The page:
New Delhi: Asian Centre for Human Rights (ACHR) today released its report, “India’s Child Soldiers”, the first ever comprehensive study on the subject in India, and accused the Government of India of defending the records of the armed opposition groups, officially designated as terrorist groups, on the recruitment of child soldiers before the UN Committee on the Rights of the Child. India in its first report on the implementation of the Optional Protocol to the Convention on the Rights of the Child on the Involvement of Children in Armed Conflict to the UN Committee in 2011 stated that there is no recruitment of child soldiers including by the armed groups in India. The first periodic report of India will come for preliminary examination by the UN Committee on the Rights of the Child during its 66th pre-sessional working group to be held in Geneva from 7-11 October 2013 while NGOs are required to submit their reports by 1 July 2013. ACHR submitted its report today to the UN CRC Committee.
“The recruitment of child soldiers by the armed groups including the Naxalites is rampant and at least 3,000 children i.e. 500 in the North East and Jammu and Kashmir and about 2,500 in the Naxal affected States currently remain involved in armed conflicts. This estimate of child soldiers is conservative considering that the Maoists follow the policy of forcibly recruiting at least one cadre from each Adivasi family. ”- stated Mr Suhas Chakma, Director of Asian Centre for Human Rights.
In addition to providing 11 cases of forcible recruitment of child soldiers by the armed groups, Asian Centre for Human Rights presented a number of photographs of child soldiers surrendering with their arms before then Home Minister P Chidambaram and Assam Chief Minister Tarun Gogoi in 2011 and 2012.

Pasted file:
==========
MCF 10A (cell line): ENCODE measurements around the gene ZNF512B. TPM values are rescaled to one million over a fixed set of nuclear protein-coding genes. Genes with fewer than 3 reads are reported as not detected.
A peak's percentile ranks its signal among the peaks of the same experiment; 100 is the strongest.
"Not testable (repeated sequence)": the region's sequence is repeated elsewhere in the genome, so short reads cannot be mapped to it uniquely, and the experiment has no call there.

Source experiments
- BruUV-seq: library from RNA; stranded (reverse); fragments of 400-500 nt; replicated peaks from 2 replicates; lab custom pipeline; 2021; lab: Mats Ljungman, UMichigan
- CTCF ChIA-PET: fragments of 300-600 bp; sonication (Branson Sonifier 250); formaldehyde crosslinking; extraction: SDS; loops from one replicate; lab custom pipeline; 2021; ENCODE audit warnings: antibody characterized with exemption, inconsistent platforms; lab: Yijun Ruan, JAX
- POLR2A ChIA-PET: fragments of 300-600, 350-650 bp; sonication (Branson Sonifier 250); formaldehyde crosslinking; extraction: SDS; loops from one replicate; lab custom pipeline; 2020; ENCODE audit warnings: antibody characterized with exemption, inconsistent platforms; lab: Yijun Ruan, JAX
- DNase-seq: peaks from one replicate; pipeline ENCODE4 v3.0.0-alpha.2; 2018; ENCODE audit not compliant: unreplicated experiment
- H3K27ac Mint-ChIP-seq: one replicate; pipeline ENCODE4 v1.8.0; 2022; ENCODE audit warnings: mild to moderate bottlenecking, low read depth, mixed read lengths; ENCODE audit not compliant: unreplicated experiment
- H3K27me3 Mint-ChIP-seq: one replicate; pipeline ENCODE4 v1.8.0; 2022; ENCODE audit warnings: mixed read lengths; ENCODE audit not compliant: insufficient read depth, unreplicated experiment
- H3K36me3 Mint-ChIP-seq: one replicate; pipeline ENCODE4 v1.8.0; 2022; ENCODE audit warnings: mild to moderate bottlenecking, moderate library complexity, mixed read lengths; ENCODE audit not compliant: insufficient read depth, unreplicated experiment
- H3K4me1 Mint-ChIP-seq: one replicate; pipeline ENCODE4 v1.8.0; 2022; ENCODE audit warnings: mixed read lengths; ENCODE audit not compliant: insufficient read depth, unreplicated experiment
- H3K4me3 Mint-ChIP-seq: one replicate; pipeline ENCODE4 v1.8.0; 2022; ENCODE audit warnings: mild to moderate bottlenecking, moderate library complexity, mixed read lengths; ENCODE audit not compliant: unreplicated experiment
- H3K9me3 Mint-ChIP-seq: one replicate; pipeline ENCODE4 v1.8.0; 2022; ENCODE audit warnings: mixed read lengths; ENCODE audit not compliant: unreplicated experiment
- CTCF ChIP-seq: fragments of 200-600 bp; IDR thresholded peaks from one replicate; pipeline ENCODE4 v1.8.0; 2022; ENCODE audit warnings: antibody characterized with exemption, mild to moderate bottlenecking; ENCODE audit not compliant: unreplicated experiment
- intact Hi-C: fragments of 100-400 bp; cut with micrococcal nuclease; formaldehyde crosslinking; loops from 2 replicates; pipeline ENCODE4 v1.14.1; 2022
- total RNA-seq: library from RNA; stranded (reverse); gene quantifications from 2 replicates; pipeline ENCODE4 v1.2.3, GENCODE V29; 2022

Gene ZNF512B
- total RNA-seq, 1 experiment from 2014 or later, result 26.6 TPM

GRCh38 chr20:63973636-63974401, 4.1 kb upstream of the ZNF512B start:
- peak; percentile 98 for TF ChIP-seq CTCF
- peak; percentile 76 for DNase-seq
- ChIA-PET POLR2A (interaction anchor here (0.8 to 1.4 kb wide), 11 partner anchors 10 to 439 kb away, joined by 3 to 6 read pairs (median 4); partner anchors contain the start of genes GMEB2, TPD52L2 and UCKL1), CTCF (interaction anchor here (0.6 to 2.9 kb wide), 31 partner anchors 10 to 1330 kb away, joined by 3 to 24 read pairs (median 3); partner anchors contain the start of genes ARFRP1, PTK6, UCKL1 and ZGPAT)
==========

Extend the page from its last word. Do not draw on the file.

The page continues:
“Regrettably, the State Governments of Madhya Pradesh and Chhattisgarh have been recruiting children below 18 years as "boy-orderlies” under Section 60 of the Madhya Pradesh Police Regulation and deploying them for combat purposes. While hundreds of children below 18 years have been recruited as “boy orderlies” in Madhya Pradesh and Chhattisgarh over the years, the State government of Chhattisgarh on a complaint filed by Asian Centre for Human Rights before the National Commission for Protection of Child Rights admitted in June 2011 that there are approximately 300 “boy-orderlies” employed in the state police force at present and seven of them were posted with 4th Battalion of Chhattisgarh Police at Mana in Raipur. These children are not only denied the right to education but deployed with the forces who are engaged in counter insurgency.” –asserted Asian Centre for Human Rights.
Article 4 of the Optional Protocol to the UN Convention on the Rights of the Child on the Involvement of Children in Armed Conflict states that armed opposition groups should not, under any circumstance, recruit or use in hostilities persons under the age of 18 years and the government shall take all feasible measures to prevent such recruitment and use, including the adoption of legal measures necessary to prohibit and criminalize such practices.
The Government of India, however, in its first report of 2011 stated that there is no recruitment of child soldiers by the armed groups as “India does not face either international or non-international armed conflict situations”.
“This position of the Government of India is not only bizarre but also a case where the Government is actually defending the records of the armed groups on recruitment of child soldiers before the UN Committee on the Rights of the Child. India effectively protected the officially designated terror groups from condemnation of the UN Committee on the Rights of the Child for the recruitment of child soldiers, a war crime under the international law.”- further stated Mr Chakma.
Asian Centre for Human Rights urged the Government of India to inquire as to why the recruitment of child soldiers by the officially designated terror groups was concealed from the UN Committee on the Rights of the Child and take appropriate actions against the officials who are effectively ended up whitewashing the records of the armed groups on the recruitment of child soldiers. [Ends]